Wednesday, 16 January 2013

Network Operating System

Network Operating System (OS)

In order for computers to be able to communicate with each other, they must first have the networking software that tells them how to do so. Without the software, the system will function simply as a “standalone,” unable to utilize any of the resources on the network.

Network operating software may by installed by the factory, eliminating the need for you to purchase it, (for example AppleTalk), or you may install it yourself.

The computer shown here may be a workstation or a personal computer (PC).

Network Interface Card (NIC)

In addition to network operating software, each network device must also have a network interface card. These cards today are also referred to as adapters, as in “Ethernet adapter card” or “Token Ring adapter card.”

The NIC card amplifies electronic signals which are generally very weak within the computer system itself. The NIC is also responsible for packaging data for transmission, and for controlling access to the network cable. When the data is packaged properly, and the timing is right, the NIC will push the data stream onto the cable.

The NIC also provides the physical connection between the computer and the transmission cable (also called “media”). This connection is made through the connector port. Examples of transmission media are Ethernet, Token Ring, and FDDI.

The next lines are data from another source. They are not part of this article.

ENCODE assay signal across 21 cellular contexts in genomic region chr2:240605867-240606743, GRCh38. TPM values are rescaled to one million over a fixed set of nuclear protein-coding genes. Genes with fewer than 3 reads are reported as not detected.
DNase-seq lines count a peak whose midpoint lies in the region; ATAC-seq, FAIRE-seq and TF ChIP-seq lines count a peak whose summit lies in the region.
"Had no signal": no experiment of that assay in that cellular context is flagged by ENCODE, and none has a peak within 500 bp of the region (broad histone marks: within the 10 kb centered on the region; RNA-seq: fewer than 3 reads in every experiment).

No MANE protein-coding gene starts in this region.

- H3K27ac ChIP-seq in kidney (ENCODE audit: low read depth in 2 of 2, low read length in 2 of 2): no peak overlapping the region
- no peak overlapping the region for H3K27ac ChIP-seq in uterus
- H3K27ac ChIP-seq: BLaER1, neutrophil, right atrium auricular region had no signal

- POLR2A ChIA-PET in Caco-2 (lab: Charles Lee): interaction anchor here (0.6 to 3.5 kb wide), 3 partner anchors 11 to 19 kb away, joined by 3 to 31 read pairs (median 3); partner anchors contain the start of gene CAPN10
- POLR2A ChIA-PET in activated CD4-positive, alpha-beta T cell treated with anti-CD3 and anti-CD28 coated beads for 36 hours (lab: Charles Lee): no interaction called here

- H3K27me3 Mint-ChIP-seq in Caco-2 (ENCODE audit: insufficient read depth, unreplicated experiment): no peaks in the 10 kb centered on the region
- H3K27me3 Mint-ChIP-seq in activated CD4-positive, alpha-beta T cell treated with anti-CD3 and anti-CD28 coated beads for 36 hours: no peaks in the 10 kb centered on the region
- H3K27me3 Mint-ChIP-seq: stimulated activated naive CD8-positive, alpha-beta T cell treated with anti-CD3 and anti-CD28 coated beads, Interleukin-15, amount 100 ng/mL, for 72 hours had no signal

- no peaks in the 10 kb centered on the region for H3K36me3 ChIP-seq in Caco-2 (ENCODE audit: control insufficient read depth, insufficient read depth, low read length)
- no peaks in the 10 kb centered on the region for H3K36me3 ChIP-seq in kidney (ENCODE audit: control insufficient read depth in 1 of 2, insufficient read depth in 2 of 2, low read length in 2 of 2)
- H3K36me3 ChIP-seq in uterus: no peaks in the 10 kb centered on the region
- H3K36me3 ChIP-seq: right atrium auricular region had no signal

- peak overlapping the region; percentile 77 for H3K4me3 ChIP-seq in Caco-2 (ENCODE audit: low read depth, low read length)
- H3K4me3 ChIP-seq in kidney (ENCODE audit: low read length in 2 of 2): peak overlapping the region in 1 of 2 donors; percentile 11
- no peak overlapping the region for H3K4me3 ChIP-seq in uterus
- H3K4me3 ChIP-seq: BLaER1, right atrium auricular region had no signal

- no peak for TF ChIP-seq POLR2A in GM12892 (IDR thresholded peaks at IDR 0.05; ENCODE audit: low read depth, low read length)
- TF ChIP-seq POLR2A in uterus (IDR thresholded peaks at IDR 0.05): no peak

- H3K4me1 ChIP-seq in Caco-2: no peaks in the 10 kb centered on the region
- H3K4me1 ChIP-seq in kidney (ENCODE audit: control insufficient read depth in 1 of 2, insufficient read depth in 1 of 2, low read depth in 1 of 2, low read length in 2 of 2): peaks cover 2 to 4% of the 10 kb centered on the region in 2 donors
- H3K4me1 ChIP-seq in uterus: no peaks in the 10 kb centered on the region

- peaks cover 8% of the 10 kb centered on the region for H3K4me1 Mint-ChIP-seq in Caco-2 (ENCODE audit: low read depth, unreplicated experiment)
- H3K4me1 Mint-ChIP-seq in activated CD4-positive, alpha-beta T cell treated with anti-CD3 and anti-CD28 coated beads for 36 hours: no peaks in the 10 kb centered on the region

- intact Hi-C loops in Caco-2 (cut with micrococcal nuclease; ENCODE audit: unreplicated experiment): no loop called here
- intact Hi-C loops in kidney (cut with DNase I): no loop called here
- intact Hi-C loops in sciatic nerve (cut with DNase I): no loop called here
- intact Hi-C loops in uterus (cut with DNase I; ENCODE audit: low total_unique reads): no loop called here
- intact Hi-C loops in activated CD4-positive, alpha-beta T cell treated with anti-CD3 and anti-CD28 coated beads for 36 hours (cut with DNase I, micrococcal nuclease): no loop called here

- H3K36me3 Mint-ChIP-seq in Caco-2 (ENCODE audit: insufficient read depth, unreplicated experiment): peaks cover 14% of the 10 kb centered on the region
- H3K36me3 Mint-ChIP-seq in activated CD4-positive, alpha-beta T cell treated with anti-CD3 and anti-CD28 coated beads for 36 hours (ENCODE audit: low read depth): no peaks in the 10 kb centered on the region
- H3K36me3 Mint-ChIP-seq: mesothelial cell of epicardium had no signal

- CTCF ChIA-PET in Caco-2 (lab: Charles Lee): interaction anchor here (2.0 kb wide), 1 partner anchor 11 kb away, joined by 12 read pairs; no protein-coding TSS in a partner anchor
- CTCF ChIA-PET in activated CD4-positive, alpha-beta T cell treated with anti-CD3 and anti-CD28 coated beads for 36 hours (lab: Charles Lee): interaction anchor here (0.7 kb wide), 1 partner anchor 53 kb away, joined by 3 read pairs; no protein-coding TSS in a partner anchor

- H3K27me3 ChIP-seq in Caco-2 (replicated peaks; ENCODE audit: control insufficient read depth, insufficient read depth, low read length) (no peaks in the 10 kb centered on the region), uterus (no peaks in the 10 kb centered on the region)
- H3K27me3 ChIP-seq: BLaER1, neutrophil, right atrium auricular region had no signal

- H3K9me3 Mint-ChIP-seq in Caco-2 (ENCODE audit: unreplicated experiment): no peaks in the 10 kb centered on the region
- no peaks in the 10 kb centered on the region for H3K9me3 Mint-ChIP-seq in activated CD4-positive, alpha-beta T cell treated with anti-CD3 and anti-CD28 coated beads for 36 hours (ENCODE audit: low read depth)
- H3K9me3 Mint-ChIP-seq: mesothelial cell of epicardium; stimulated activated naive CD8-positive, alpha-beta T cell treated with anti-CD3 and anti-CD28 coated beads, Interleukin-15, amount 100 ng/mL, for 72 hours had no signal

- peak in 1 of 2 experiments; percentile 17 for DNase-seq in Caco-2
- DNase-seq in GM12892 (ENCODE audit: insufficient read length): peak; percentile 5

In order to have a network, you must have at least two devices that communicate with each other. In this simple model, it is a computer and a printer. The printer also has an NIC installed (for example, an HP Jet Direct card), which in turn is plugged into a wiring hub. The computer system is also plugged into the hub, which facilitates communication between the two devices.
Additional components (such as a server, a few more PCs, and a scanner) may be connected to the hub. With this connection, all network components would have access to all other network components.

The benefit of building this network is that by sharing resources a company can afford higher quality components. For example, instead of providing an inkjet printer for every PC, a company may purchase a laser printer (which is faster, higher capacity, and higher quality than the inkjet) to attach to a network. Then, all computers on that network have access to the higher quality printer. Network Operating System.

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